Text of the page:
In this month's Bulletin


Globalization is good for you

Non-globalizing countries suffered an 18% fall in GDP in the 30 years from the 1970s to the 1990s, whereas in globalizing countries the GDP grew by 104%, according to Dollar (pp. 827–833). Increased trade has no correlation with changes in inequality. The proportion of the population in Viet Nam who are poor declined from 75% in 1988 to 37% in 1998, as that country opened up to foreign trade. Conclusion: global economic intgegration can be a powerful force for increasing incomes and hence improving health and other aspects of welfare. However, for that potential to be fulfilled, complementary policies within developing countries and further improvements in international architecture, for example in intellectual property rights, are required.

Globalization is bad for you

Among other ill-effects, globalization has caused a series of banking-financial- currency crises followed by recession and a steep rise in poverty rates, Cornia points out (pp. 834–841). The rise of income inequality has been universal in the former Soviet Bloc, almost universal in Latin America, common in the OECD countries and frequent in Asia. In a study of 18 developing and transitional economies, policy changes towards liberalization and globalization are followed by rising inequality in 13 of them. Conclusion: for many countries, premature, rapid and unconditional globalization is likely to generate immediate costs in efficiency and welfare that would worsen growth performance and health outcomes.

The outlook from three spots on the globe

In Kerala, India (pp. 892–893), good organization has achieved for US$ 28 per person per year public health status comparable to that of the United States, where it costs US$ 3925 per person per year. The challenge now is to attract more investment without sacrificing the welfare gains of the past, and without a market takeover of health, which could price out the poor. In the United Kingdom (pp. 890–891) a nongovernmental research and policy organization is exerting its influence on the government to seek ways to make globalization work in favour of health in developing countries rather than against it. In Thailand (pp. 889–890) globalization is associated with problems: unequal access to medical care, environmental pollution, exposure to new and resurgent diseases, and unhealthy lifestyles figure prominently. A new international authority is needed to monitor and mitigate these ills. Far- reaching reform in existing international and national organizations is also needed.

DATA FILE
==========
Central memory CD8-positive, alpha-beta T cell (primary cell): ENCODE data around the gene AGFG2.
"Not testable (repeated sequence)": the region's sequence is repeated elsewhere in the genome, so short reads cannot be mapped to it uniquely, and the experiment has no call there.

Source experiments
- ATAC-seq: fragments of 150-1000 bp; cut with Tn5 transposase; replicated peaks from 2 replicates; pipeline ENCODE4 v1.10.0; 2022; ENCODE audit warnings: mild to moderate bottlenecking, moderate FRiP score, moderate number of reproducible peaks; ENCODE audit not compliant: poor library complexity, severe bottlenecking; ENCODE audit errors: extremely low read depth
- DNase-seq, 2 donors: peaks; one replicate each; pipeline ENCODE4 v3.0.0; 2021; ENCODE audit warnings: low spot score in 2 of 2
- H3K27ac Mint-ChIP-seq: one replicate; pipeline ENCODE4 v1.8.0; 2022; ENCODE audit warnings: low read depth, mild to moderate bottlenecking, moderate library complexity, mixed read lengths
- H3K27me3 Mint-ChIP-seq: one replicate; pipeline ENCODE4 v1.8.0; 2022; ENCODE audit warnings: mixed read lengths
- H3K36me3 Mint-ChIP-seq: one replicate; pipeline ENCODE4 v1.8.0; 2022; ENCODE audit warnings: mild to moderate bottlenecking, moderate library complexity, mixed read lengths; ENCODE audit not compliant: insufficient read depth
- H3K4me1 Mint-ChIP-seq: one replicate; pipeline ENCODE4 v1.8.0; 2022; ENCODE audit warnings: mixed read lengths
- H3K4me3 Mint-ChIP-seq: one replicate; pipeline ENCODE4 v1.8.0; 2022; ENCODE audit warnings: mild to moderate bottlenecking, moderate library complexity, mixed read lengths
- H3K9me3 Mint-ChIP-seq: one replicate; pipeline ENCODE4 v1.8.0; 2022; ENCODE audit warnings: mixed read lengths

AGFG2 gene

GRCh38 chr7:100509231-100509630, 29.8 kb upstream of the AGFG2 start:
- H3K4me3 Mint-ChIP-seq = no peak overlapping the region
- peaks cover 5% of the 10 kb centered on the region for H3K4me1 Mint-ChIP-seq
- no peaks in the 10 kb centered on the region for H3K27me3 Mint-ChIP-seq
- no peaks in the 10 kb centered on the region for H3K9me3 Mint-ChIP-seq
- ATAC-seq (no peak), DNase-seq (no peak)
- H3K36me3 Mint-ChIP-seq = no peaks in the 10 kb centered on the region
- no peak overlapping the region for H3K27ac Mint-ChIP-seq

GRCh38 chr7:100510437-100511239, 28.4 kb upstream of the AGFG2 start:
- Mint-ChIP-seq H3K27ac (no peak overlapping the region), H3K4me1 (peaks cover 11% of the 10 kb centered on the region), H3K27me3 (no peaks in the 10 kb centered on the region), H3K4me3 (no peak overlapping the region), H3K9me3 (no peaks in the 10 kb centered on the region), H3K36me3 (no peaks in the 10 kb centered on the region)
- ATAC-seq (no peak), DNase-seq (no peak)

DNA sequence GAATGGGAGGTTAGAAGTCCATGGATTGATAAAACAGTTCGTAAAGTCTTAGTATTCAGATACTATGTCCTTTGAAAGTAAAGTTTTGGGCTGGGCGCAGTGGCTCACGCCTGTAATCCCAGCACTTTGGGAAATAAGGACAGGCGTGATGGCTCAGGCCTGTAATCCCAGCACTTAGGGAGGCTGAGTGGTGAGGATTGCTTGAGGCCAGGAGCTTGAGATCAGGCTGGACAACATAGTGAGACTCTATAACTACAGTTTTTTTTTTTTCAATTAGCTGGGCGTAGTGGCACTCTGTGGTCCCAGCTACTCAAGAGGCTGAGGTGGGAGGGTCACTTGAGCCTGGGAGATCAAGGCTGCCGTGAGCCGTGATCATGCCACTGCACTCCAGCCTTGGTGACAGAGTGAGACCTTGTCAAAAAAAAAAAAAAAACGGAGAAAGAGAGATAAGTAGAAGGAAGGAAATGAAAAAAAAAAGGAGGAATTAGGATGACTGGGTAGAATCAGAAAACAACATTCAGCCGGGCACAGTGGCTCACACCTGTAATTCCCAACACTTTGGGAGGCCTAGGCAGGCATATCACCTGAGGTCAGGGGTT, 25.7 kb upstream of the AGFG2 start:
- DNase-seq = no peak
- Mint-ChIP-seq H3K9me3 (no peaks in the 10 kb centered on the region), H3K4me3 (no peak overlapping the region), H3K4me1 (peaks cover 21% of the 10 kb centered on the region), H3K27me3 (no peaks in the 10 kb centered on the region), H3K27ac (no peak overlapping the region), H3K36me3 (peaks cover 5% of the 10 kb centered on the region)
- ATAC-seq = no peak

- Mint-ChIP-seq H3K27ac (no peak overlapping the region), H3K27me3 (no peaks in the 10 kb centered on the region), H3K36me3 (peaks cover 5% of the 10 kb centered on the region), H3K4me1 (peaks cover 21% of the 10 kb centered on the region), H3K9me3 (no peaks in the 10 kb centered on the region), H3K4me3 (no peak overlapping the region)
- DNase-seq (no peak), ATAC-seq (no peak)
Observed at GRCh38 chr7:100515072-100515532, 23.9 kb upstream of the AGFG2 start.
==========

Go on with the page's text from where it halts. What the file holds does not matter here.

Globalized information in India: opportunities and constraints

Chandrasekhar & Ghosh (pp. 850–855) confront us with this dilemma: investing in information and communication technologies appears to be the main opportunity for cutting health care costs dramatically while improving their quality. But in developing countries excessive emphasis on these technologies would divert resources from much more crucial expenditure on education, without which the digital divide would rapidly widen.

Exotic globalized food in Tonga: mutton flaps and chicken parts

Evans et al. found that food preferences and perception of nutritional value are less influential than prices when it comes to doing the food shopping (pp. 856– 862). Health education on diet-related diseases is thus of little use without corresponding economic conditions. One possible solution would be to follow the example of Fiji and ban the import of fatty foods. However, as a full member of the World Trade Organization, Fiji is under threat of complaint by New Zealand. Another solution would be to promote sustainable indigenous fishing and farming activities. Both solutions could be upheld under Article XX of the General Agreement on Tariffs and Trade, which favours "measures ... necessary to protect human, animal or plant life or health". All you need is a handful of good international lawyers, patience and, of course, money.

The globalization of public health

The globalization of infectious disease could be said to have begun in about 500 BC. Fidler explains how, nevertheless, modern public health measures to control it only began in Europe in the 14th century (pp. 842–849) with the introduction of quarantine, a 40-day period of compulsory isolation for ships, to avoid contagion. Systematic international cooperation to control global health risks is a quite recent development, not really beginning till 1851, with the first International Sanitary Conference. There European states discussed cooperation on cholera, plague and yellow fever control. In the years that followed, the diplomacy agenda included trade in narcotics and alcohol, occupational health and cross-border pollution. Today"s familiar pattern of national self- interest attempting to out-manoeuvre international needs was set between 1851 and 1951. It is time to get out of that trap.

Global public goods and bads

Recent special initiatives such as the Global Alliance for Vaccines and Immunization (GAVI) and the Global Health Fund to fight AIDS and other communicable diseases in Africa are merely emergency measures, Kaul & Faust explain (pp. 869–874). They propose a broader framework for action. On the principle that the best way to take care of oneself is to take care of others, they recommend strong investment in global public goods, one of which is international disease control. This should be a major item on national budgets. It would also provide against "global public bads" such as cross-border pollution, smuggling, and drug-resistant strains of existing diseases. Rich countries should begin the process. A global research council should be set up to manage health-related knowledge. Disease-specific managers should be appointed to facilitate cross-border and cross-sector partnerships. Everyone would gain from this approach.

World Health Organization Genebra - Genebra - Switzerland